Is selling pakodas offensive or anti-national, now?
Bengaluru, Feb 5: Remember, Bollywood superhit film, The Dirty Picture, where the protagonist of the film, Silk, played by actress Vidya Balan with great aplomb tells one of her rivals from the movie industry, "Filmein sirf teen cheezon ki wajah se chalti hain Entertainment, Entertainment, Entertainment, Aur main entertainment hu (Films run at the box office only for three reasons---entertainment, entertainment and entertainment. And, I am entertainment."
In the film, Vidya played the role of a "B-grade actress" in the south Indian film industry and thus her stress on the word "entertainment" is understandable.
Just tweak the statement a little bit, "entertainment" has actually become the "buzzword" for politics in the country, these days. It seems if there is no "entertainment" nobody is paying attention to anybody and any issue.
That is why our media spends hours at end on derogatory statements our politicians make against each other. All these "prime time" news leave no room for serious journalism talking about real issues, like farmers' distress, joblessness, rise of communalism and women's rights issues, to name a few.
So, these days, the nation is having a good dose of pakoda (fritters) entertainment. After Prime Minister Narendra Modi in a recent television interview infamously suggested that selling pakodas (India's favourite snacks, especially during winter along with chai (tea), another favourite of the PM) is also a job, the nation is once again divided.
While on the one hand, angry youths (read millions of educated and skilled people, but jobless) of the nation are burning with rage after hearing that "thoughtless" statement by Modi, his supporters feel that the PM is not wrong and pakoda selling is not a derogatory profession as opposition leaders are trying to attack the Bharatiya Janata Party (BJP) government over lack of jobs in the country.
In the interview Modi stated, "If a person selling pakodas earns Rs 200 at the end of the day, will it be considered employment or not?" The statement angered several people, as experts and the Opposition continue to attack the Centre on the employment scenario in the country.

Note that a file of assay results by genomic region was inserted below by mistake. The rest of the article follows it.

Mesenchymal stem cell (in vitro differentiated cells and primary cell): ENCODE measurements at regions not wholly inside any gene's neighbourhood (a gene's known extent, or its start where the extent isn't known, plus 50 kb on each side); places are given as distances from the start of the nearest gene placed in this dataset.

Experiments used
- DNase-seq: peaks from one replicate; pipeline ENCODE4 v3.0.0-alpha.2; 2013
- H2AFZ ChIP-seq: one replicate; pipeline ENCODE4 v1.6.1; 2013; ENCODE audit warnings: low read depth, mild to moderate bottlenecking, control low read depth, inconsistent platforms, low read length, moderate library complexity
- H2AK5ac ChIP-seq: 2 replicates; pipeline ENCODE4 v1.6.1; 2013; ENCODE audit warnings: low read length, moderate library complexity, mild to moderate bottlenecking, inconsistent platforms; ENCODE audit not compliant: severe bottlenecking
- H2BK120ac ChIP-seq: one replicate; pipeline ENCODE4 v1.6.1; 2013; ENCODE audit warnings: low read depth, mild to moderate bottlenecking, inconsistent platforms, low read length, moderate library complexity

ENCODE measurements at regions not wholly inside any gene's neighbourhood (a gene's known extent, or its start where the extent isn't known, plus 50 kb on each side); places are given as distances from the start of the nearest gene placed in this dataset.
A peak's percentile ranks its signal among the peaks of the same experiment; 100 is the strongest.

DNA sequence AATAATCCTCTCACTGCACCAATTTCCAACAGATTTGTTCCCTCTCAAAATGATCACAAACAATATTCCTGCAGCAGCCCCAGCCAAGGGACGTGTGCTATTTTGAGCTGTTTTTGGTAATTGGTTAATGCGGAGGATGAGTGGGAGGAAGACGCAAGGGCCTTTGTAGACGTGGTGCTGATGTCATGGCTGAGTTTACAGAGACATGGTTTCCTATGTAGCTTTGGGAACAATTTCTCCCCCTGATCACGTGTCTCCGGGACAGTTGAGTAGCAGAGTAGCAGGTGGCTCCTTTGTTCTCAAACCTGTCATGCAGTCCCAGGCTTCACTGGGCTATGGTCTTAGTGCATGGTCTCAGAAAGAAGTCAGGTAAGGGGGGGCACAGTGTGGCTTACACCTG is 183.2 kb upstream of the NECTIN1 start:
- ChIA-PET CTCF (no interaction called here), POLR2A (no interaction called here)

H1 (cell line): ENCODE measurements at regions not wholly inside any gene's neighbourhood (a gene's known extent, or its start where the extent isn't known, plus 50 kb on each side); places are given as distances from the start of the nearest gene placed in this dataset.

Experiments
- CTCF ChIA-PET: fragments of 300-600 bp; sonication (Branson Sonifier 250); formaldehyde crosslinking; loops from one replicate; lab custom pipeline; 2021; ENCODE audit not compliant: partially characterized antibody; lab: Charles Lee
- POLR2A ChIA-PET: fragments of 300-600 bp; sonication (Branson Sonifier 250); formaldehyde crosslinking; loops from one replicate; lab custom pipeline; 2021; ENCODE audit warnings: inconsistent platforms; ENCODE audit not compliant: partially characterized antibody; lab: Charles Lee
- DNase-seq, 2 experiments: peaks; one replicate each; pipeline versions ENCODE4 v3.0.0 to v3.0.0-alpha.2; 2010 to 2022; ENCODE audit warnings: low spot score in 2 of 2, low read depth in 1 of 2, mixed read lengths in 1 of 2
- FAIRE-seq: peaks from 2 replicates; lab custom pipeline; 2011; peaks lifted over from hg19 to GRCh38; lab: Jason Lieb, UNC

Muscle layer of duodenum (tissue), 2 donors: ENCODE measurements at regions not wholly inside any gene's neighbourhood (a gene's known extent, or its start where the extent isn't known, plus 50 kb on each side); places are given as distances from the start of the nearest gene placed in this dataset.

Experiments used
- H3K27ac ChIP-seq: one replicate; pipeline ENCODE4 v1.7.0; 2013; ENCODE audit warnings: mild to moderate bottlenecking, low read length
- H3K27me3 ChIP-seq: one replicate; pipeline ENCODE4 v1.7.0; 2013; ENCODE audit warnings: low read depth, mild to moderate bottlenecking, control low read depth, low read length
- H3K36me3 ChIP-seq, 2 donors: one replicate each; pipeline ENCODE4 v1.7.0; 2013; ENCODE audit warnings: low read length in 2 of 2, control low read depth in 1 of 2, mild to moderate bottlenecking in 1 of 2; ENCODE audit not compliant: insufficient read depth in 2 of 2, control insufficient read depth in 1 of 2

In between all these political rhetoric over whether India has jobs or no jobs, many youths have taken up the task of selling pakodas. In the last few days, several pakoda protests were held in different parts of the country.
Probably, Bengaluru, India's IT hub, saw the highest number of such pakoda-selling protests (four, if we have not failed to keep a count on the number of pakodas we have eaten so far).
All these protests were hosted by the members of National Students' Union of India (NSUI), the youth wing of the Congress, which is facing anti-incumbency wave in the poll-bound Karnataka.
On Sunday, when Modi was in Bengaluru, and once again delivered a "hard-hitting" speech against the Congress, the Gandhis and Karnataka chief minister Siddaramaiah, outside the venue of the BJP event a few young men wearing graduate robes and caps were seen selling pakodas.
Unfortunately, their protest backfired as 10 men were detained by the Karnataka Police for selling fritters and earning a few bucks while agitating over pakodas. We wonder if selling pakodas is offensive or anti-national.
Was it not PM Modi who endorsed selling pakodas? Then, why so much anger against youngsters (even if they represent any political party or ideology) that they had to be detained by police for hosting an innocuous protest by selling pakodas?
Meanwhile, around 100 more people belonging to pro-Kannada organisations were also detained by the police, as they held protests demanding Modi's intervention in Mahadayi water dispute between Karnataka and Goa.
We must say those pakodas were mouth-watering, as people who attended the BJP event did not miss to gorge on those crispy, spicy snacks.
Probably, pakodas have suddenly turned unhealthy for the BJP as the saffron party and its leaders simply can't digest any form of dissent.